It’s About Mary – The Immaculate Conception

The Solemnity of the Immaculate Conception:

It’s All About Mary

The Immaculate Conception, by Bartolome Murillo; taken from Wikipedia.  Click the image for more about the great Spanish baroque artist.

The Immaculate Conception, by Bartolome Murillo; taken from Wikipedia. Click the image for more about the great Spanish baroque artist.

Okay, so it’s not really all about Mary.  Today’s Solemnity is really about the how it was fitting for Mary to be free from sin in view of the fact that she is the mother of Jesus.  It is also about the saving grace of Jesus applied to Mary in a special way.

Today is the Solemnity of the Immaculate Conception of the Blessed Virgin Mary.  It is a Holy Day of Obligation; you must attend Mass.  The USCCB has the readings and Gospel for today’s Mass at their website.

Just so we’re all sure what this great feast is all about, let me be clear:  This Solemnity celebrates the fact that when Mary was conceived, a singular grace of God, merited by Jesus Christ, kept her soul free from the condition and stain of original sin.  Consequently, without the defect of original sin, Mary was able remain sinless all of her life.

The Blessed Virgin Mary was immaculate (im, without + maculatrus, spot or blemish).  The Immaculate Conception makes up one of the Four Marian Dogmas, and it is often one of the hardest for people (including some Catholics) to accept.  These four dogmas are:

  • The Immaculate Conception of the Blessed Virgin Mary
  • The Perpetual Virginity of the Blessed Virgin Mary
  • The Blessed Virgin Mary is the Mother of God (Theotokos)
  • The Bodily Assumption of Mary into Heaven

If you want to understand all four dogmas much, much better, then tune in to Catholic Answers Radio.  Catholic Answers will be re-broadcasting an hour-long program with Cajun Catholic Apologist Karlo Broussard about the four Marian dogmas between 6-7 pm today.  To listen, click on the “Listen Live via EWTN” icon in the upper left corner.

For those of you who don’t know (or remember) who Karlo is, please check out this post about Karlo Broussard.

The doctrine of the Immaculate Conception was infallibly defined by Pope Pius IX in 1854 in his bull, Ineffabilis Deus. It is a short statement:

The Blessed Virgin Mary in the first instance of her conception was preserved exempt of all stain of original sin by a singular privilege and grace granted by God, in view of the merits of Jesus Christ, the Savior of the human race.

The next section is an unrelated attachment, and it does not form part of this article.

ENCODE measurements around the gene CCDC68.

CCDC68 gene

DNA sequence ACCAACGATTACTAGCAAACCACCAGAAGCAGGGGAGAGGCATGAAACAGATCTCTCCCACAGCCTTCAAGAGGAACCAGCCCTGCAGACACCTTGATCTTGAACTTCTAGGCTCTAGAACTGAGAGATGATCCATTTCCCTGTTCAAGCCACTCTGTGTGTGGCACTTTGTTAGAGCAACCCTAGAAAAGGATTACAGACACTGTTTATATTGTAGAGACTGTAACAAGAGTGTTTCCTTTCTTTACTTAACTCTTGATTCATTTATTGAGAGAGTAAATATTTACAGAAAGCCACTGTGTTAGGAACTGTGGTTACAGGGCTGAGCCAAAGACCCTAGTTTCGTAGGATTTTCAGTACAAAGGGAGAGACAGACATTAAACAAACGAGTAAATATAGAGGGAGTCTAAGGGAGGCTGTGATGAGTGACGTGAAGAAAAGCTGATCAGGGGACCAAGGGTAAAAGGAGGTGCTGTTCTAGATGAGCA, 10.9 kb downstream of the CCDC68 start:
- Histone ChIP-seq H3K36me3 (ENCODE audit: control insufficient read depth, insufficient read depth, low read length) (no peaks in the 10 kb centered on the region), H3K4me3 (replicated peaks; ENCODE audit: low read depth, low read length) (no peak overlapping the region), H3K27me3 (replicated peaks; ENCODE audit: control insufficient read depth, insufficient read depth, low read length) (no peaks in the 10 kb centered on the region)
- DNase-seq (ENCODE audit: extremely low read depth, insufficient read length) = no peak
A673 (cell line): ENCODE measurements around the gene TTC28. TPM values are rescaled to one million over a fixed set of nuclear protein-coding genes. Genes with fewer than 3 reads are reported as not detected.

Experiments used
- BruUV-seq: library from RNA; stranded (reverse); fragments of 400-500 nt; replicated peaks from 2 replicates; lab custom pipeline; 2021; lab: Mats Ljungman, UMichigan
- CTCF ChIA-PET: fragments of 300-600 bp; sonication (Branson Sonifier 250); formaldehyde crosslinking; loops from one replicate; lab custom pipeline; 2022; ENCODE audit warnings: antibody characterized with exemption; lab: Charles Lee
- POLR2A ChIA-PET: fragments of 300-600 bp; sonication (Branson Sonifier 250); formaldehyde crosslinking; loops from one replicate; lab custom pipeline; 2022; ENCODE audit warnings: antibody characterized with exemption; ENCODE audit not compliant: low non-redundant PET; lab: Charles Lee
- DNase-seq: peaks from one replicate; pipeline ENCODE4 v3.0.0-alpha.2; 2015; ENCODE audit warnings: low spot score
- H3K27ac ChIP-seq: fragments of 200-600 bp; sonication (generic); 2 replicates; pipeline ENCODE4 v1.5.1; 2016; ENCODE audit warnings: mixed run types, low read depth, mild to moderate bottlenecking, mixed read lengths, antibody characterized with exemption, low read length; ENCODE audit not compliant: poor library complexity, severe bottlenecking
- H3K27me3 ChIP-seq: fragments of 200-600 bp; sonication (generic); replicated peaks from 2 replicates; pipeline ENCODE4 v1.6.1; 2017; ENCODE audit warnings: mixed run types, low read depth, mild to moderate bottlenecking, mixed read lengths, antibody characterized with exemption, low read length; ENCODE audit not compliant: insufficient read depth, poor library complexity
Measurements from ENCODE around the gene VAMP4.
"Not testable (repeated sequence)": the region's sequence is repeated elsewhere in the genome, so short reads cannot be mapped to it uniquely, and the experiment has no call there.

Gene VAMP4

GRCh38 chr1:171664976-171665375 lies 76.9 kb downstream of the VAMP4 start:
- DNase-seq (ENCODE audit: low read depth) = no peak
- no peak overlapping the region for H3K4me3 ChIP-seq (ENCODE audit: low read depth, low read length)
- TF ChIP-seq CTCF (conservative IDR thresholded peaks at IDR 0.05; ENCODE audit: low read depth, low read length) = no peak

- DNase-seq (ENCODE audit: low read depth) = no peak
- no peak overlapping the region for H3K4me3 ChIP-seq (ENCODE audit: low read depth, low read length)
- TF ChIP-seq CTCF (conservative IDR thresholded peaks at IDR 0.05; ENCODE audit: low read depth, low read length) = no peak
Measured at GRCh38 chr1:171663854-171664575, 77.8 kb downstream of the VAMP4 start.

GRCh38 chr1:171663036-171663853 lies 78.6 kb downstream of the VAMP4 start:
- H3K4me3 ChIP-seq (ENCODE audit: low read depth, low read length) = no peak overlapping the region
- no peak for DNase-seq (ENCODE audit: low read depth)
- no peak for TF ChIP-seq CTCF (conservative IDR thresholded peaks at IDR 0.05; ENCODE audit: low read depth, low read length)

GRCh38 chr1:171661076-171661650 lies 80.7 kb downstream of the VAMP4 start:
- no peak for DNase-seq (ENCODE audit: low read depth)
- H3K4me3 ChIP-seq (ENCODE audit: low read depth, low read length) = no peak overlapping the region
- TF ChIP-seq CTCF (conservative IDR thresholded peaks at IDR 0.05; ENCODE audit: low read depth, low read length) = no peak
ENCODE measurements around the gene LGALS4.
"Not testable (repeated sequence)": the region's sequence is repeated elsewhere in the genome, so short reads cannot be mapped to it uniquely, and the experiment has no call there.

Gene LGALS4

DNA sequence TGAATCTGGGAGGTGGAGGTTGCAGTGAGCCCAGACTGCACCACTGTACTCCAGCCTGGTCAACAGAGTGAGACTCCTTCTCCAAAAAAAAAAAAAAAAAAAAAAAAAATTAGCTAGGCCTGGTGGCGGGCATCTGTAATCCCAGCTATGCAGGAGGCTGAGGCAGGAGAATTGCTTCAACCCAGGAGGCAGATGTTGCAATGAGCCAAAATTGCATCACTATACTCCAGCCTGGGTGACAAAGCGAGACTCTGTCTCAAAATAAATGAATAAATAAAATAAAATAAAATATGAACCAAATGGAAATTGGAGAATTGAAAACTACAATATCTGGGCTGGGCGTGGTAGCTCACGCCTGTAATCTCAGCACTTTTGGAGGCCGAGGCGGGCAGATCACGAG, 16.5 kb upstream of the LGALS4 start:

I will give a brief apologetic for the Immaculate Conception.  This apologetic will be brief, but I will provide resources for you to dig deeper for a full understanding of the Truth of this dogma.

Biblical Basis for the Immaculate Conception – 

  • Lk 1:28 – At the Annunciation, the Archangel Gabriel says to Mary, “Hail, Full of Grace, the Lord is with thee: blessed art thou amongst women.”  Gabriel gives Mary a title, “Full of Grace”.  The word written in the inspired Greek is kecharitomene, which signifies that Mary is without sin.  Here’s how to think about it:
    • God’s grace is saving grace, enabling us to live without sin.
    • People are born with the stain of original sin.
    • Even if someone does not have any personal sin, that person will still have the stain of original sin.
    • When something is “full”, there is no room for anything else.
    • If Mary is “full of grace”, then she is cannot have any room for sin, personal or original sin.
    • If Mary does not have any sin, personal or original, then she was born without sin.
Fresco of the Annunciation at the Pantheon, Rome, 15th century; taken from Wikipedia

Fresco of the Annunciation at the Pantheon, Rome, 15th century; taken from Wikipedia

Explaining Romans 3:23 – Sometimes people have a hard time reconciling the idea that Mary was born without sin because it seems that this is in direct contradiction to what St. Paul writes: “For all have sinned, and do need the glory of God.”

  • There is no contradiction.  Instead, one must ask himself whether St. Paul allowed for exceptions to “all”.  The answer is: Yes, there are exceptions to all.  The most glaring example to “all have sinned” is Jesus Christ.  Obviously, Jesus did not sin (Heb 4:15).  Therefore He is an exception.
  • Another obvious exception is an infant or young child, or even the mentally disabled.  In order to sin, a person must have attained the age of reason and the intention to do evil.
  • Yet, these exceptions are unstated.  Once we admit that there are unstated exceptions, then it become biblically possible to admit the exceptional status of the Blessed Virgin.

Mary is the Ark of the New Covenant – When we read the Old Testament, we need to look for the forshadowing of the New Covenant in Jesus Christ.  The people and events of the Old Testament that foreshadow the people and events of the New Testament is called typology.  For example, Adam was a “figure” or a type “of him who was to come”, that is Jesus (Rom 5:14).  There were plenty of types in the Old Testament, and Jesus himself gave what must have been the greatest of all Bible Studies on the road to Emmaus (Lk 24:25-32), explaining to the two disciples how the Scriptures pointed directly to him.

  • Likewise, there are types of Mary to be found in the Old Testament – and in the New.  The best type of Mary is the Ark of the Covenant.  Moses commanded that the Ark be created to transport the tables containing the Ten Commandments; however, the Ark also eventually housed the manna that fell from heaven and the rod of Aaron (Heb 9:4).
    • The Ten Commandments = The Law of God — written down — in words
    • The Manna = The Bread of Life
    • The Rod of Aaron = a priestly staff
  • The Ark of the Covenant had to be made of the purest gold  (Exodus 25:11-21) to transport such holy objects.